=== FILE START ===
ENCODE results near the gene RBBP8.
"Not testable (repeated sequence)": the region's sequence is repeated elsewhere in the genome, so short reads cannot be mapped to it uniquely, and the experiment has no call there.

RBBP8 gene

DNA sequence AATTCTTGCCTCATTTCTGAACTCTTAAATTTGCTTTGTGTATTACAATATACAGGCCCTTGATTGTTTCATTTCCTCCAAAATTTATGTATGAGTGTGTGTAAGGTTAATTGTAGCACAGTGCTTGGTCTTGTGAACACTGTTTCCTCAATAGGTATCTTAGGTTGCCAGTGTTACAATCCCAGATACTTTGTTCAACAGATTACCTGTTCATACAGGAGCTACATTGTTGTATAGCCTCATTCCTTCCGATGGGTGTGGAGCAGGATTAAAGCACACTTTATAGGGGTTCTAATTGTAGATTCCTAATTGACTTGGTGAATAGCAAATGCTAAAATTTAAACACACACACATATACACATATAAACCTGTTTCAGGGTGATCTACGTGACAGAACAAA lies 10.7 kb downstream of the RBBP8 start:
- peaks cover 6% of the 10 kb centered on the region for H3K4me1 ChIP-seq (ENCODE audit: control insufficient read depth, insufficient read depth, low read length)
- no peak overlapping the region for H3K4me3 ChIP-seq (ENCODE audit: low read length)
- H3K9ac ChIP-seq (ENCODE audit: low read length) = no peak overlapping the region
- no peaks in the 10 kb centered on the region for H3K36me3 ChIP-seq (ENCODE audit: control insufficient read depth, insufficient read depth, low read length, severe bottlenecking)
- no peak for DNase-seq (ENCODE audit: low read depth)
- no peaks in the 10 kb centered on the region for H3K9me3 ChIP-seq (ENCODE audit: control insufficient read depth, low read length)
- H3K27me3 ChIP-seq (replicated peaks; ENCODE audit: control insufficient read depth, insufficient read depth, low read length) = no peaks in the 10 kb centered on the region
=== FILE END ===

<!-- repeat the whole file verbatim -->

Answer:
ENCODE results near the gene RBBP8.
"Not testable (repeated sequence)": the region's sequence is repeated elsewhere in the genome, so short reads cannot be mapped to it uniquely, and the experiment has no call there.

RBBP8 gene

DNA sequence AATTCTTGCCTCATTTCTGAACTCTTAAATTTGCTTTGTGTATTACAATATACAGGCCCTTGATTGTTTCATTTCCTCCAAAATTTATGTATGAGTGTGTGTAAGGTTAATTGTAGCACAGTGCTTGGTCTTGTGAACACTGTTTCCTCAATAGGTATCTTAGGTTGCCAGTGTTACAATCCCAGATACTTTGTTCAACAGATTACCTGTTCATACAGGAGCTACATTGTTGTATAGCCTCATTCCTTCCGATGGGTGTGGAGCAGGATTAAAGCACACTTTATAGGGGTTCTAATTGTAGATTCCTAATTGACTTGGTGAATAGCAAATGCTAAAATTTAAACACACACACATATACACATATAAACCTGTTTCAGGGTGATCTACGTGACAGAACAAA lies 10.7 kb downstream of the RBBP8 start:
- peaks cover 6% of the 10 kb centered on the region for H3K4me1 ChIP-seq (ENCODE audit: control insufficient read depth, insufficient read depth, low read length)
- no peak overlapping the region for H3K4me3 ChIP-seq (ENCODE audit: low read length)
- H3K9ac ChIP-seq (ENCODE audit: low read length) = no peak overlapping the region
- no peaks in the 10 kb centered on the region for H3K36me3 ChIP-seq (ENCODE audit: control insufficient read depth, insufficient read depth, low read length, severe bottlenecking)
- no peak for DNase-seq (ENCODE audit: low read depth)
- no peaks in the 10 kb centered on the region for H3K9me3 ChIP-seq (ENCODE audit: control insufficient read depth, low read length)
- H3K27me3 ChIP-seq (replicated peaks; ENCODE audit: control insufficient read depth, insufficient read depth, low read length) = no peaks in the 10 kb centered on the region